Search results

Open Access (free)
Governing Precarity through Adaptive Design

Introduction Drawing its energy from the wave of New Left and counter-cultural radicalism of the 1960s ( Boltanski and Chiapello, 2005 ), an NGO-led direct humanitarian action pushed onto the international stage during the 1970s. The radicalism of this new anti-establishment sans frontières humanitarianism lay in its political challenge to the conventions of Cold War sovereignty. By being there on the ground it sought to hold sovereign power to account, witnessing its excesses while professing a face-to-face humanitarian solidarity with its

Journal of Humanitarian Affairs
Open Access (free)
Interpreting Violence on Healthcare in the Early Stage of the South Sudanese Civil War

produce substantiated accounts of incidents in specific contexts are still rare. Often methodologically wanting and more normative than analytical in their approach, as Fabrice Weissman has shown ( Weissman, 2016 ), these quantitative studies offer little interpretation of violent incidents other than to say that they demonstrate a lack of respect for international humanitarian norms that require belligerents to protect and facilitate the provision of healthcare to the sick and wounded. They tend to reinforce the assumption, widely held among the aid community, that

Journal of Humanitarian Affairs

public-relations and legal responses. More importantly, they can feed into and foster an anti-migrant climate and increase mistrust towards NGOs and their interventions. In addition to these short-term consequences, disinformation may have a profound long-term impact by undermining the trust that citizens place in all sources of information. Research shows that audiences are confused and concerned about disinformation, and they struggle to know which sources of news to trust. A 2018 Pew Centre study found that 42 per cent of Americans believe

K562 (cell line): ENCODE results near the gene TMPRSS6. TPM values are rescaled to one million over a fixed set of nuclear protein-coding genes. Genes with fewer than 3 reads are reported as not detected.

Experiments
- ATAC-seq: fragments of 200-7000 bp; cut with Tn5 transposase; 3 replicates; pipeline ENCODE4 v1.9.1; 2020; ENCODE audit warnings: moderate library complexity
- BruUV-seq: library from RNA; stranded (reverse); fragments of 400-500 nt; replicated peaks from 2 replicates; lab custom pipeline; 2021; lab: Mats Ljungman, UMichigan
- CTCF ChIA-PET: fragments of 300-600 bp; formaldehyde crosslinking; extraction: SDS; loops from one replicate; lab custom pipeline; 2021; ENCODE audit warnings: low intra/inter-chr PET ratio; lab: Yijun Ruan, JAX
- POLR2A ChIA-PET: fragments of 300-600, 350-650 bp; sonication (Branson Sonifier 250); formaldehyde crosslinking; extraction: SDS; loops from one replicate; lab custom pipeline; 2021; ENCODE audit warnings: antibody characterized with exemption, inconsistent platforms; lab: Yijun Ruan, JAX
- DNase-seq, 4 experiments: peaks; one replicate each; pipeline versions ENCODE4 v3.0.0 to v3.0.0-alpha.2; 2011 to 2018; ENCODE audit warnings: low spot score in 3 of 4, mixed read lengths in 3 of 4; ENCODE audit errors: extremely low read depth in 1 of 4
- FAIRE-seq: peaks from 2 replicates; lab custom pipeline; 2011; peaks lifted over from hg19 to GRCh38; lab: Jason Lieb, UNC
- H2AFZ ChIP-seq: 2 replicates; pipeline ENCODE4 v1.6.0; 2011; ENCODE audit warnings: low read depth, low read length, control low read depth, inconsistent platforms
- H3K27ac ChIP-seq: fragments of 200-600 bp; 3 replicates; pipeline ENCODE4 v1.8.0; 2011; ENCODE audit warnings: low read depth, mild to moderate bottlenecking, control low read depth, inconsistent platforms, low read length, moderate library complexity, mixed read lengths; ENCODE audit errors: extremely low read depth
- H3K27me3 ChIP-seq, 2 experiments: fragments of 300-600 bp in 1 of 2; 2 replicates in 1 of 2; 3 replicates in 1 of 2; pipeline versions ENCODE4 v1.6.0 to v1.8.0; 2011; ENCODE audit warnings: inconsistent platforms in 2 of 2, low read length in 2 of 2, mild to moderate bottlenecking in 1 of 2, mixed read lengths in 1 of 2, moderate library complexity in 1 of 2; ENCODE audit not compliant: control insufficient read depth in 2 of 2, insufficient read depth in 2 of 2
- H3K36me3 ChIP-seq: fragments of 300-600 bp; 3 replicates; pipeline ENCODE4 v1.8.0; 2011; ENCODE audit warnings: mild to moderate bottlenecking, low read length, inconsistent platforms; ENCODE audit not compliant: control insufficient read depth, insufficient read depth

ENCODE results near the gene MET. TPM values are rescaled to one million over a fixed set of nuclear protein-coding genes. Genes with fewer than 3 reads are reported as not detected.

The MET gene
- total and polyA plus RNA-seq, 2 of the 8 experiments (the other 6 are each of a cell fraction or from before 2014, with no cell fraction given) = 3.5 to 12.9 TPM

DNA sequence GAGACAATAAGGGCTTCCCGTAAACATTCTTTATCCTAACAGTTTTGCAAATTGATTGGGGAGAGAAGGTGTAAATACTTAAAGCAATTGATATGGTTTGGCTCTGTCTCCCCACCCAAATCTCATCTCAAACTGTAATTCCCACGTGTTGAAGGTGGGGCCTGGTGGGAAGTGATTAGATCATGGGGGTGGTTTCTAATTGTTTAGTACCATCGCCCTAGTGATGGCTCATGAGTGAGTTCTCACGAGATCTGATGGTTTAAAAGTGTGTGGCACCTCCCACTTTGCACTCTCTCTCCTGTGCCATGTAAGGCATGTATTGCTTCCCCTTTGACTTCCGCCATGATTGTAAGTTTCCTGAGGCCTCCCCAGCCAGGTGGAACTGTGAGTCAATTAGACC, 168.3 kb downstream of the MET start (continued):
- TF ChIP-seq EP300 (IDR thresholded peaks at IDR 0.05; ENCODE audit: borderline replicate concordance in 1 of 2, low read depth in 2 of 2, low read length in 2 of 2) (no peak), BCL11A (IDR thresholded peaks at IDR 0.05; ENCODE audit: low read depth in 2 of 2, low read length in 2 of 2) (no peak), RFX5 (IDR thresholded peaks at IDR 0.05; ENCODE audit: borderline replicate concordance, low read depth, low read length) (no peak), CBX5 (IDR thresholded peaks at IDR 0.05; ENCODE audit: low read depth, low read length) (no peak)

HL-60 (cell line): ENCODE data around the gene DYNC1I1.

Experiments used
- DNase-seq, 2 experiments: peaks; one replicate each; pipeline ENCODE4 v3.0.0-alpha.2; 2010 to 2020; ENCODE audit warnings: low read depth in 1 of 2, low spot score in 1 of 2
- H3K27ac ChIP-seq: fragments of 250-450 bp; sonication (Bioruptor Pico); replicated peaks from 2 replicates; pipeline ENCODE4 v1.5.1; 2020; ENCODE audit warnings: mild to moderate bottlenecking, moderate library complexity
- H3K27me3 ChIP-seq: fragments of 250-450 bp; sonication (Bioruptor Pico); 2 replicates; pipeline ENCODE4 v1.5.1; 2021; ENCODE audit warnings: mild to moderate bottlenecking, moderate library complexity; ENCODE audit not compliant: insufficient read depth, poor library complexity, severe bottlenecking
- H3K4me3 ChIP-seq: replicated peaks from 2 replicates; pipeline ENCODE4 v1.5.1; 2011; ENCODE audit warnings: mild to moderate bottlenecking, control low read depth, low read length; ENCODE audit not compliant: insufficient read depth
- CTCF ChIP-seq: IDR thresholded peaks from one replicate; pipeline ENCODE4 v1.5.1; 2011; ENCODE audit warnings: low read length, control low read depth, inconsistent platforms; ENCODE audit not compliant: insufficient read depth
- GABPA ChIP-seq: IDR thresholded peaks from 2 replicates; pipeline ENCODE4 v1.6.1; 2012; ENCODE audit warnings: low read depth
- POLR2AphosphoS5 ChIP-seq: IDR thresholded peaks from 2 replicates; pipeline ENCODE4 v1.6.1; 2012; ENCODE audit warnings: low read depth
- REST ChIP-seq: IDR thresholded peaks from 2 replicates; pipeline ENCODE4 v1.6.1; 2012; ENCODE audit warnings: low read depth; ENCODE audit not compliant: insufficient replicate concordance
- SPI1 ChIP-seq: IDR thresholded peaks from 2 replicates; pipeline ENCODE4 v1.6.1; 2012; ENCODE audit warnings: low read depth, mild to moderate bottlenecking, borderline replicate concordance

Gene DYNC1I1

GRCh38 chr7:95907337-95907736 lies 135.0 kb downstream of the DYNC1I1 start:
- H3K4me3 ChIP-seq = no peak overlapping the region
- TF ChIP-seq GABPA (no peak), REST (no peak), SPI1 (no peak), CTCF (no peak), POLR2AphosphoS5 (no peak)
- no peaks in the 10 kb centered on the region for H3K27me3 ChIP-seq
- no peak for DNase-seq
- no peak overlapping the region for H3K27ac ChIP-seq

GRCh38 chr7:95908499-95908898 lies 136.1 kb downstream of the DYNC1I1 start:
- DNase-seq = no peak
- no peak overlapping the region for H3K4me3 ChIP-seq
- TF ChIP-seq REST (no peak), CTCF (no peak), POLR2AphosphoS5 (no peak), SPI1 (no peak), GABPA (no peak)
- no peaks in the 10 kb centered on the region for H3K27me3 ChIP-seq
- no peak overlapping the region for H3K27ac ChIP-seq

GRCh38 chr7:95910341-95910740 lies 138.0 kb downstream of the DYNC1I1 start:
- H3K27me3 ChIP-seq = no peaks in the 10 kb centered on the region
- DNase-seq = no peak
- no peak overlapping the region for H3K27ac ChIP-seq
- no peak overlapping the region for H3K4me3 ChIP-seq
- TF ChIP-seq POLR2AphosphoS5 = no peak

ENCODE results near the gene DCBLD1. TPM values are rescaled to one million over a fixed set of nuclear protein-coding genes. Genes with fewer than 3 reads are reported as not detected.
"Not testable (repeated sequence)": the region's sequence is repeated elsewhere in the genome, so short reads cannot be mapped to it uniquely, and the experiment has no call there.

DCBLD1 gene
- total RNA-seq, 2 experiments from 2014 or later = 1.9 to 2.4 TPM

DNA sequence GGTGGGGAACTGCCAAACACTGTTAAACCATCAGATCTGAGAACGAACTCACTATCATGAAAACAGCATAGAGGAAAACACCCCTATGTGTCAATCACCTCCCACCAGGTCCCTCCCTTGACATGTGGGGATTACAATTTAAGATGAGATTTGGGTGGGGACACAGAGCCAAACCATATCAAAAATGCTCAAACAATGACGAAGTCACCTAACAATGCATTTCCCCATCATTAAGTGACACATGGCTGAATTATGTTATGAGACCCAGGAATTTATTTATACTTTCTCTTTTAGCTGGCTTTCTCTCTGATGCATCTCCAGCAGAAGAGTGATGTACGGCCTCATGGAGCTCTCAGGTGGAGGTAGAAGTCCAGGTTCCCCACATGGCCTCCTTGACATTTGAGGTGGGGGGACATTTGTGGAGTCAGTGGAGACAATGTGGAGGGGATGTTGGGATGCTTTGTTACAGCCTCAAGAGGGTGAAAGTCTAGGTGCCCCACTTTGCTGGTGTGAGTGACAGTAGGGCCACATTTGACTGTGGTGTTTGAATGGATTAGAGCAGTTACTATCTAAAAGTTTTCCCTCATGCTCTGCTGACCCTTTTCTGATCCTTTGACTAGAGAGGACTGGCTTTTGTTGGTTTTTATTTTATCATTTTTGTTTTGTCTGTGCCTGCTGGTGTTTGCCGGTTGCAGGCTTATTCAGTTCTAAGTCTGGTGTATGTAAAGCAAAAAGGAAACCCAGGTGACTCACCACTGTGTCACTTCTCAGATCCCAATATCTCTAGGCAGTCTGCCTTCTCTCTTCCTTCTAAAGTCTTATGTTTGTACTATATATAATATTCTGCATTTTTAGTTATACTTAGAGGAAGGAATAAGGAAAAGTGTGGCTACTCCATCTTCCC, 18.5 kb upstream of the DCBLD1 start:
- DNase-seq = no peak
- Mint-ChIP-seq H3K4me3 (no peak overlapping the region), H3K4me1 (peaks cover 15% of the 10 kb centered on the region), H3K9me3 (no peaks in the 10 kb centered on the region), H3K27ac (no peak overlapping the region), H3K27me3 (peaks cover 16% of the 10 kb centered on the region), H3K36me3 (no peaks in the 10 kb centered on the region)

Journal of Humanitarian Affairs
An Interview with Caroline Abu Sa’Da, General Director of SOS MEDITERRANEE Suisse

Europe is extremely political. It points to existing maritime law and international humanitarian law to remind states of their obligations. And what’s really interesting since the end of June is that we have ended up in a situation in which rogue European states are deliberately throwing the law to the dogs. Now we know exactly what’s going on in Libya. We know that European states are responsible for refoulement , sending people back to torture, rape and detention in Libya. This is completely unlawful but European institutions are endorsing it. So

Journal of Humanitarian Affairs
Editor’s Introduction

humanitarian worker has never been so complex and dangerous. Many humanitarian narratives are fuelled by the fears of organisations: they see their working space reduced under the joint pressure of states increasingly asserting their sovereignty and of more frequent security incidents due to direct targeting, all happening in the context of widespread erosion of international norms ( Shaheen, 2016 ; Bouchet-Saulnier and Whittall, 2019 ; UN Security Council, 2019 ). In recent years, several

Journal of Humanitarian Affairs